Jack took the helm, and moved his boat to a position just down wind of the cutter, taking care not to get too close to the sandbar. From this position, he would be able to rescue the cutter's crew should the unthinkable happen. The sportfisherman, which had been the crew boat's tow, also took up station near Jack.

Slowly the crew boat worked to windward, inching the big sailboat away from the sandbar, and away from danger. By the time they were back in water of a comfortable depth, the sun had risen. Though still rather rough, the seas had dropped to something a little more manageable, and the wind died down to twenty five knots or so.

Jack pulled alongside the cutter and hailed her captain.

"Can you start your engine?" he yelled.

"Yes, but the prop is bent pretty bad. Can't do much more than idle before it starts vibrating."

"Can you make sail?"

"I think so, after we get this mess on deck sorted out."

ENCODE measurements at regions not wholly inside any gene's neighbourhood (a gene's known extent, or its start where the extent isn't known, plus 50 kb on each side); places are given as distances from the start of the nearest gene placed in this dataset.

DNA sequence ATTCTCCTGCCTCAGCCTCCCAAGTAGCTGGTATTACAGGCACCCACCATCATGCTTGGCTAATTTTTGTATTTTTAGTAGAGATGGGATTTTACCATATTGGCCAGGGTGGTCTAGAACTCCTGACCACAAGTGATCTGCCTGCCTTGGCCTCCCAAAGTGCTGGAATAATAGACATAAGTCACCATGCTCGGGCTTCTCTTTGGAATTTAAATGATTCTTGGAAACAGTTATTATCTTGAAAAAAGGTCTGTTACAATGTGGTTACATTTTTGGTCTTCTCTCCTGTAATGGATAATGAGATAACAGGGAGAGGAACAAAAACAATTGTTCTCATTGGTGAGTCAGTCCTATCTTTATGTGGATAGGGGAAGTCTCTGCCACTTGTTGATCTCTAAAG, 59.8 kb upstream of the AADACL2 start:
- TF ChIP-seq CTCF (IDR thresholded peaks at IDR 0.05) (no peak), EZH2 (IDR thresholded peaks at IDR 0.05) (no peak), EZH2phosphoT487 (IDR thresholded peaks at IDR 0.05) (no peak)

Jack motored up to the crew boat and hailed her captain.

"They bent their prop pretty bad, but he says they can make sail as soon as they get the rigging sorted out."

The captain waved in acknowledgement, and Jack powered over to Island Time. He relayed the news to Willie, who visibly breathed a sigh of relief.

During the course of the morning's events, the stragglers had assembled nearby and the little fleet was whole again. Even the little trawler, which Jack feared would be lost, considering the damage she had sustained in the battle with the gunboat.

"Must be one hell of a table" Jack thought to himself, in reference to the table top the little trawler's crew had used to patch the hole in their hull.

In an hour, the cutter's crew had patched things up enough to make five knots, and the flotilla was once again headed toward Mayaguana. The wind settled back into it's usual eastern flow at around fifteen knots, and the seas calmed down to a choppy four to five feet. The close, steep waves made for wet running, and the effort required just to remain standing made Jack weary. But he sent Seth below for some rest, and tried to make himself as comfortable as he could while still steering the boat.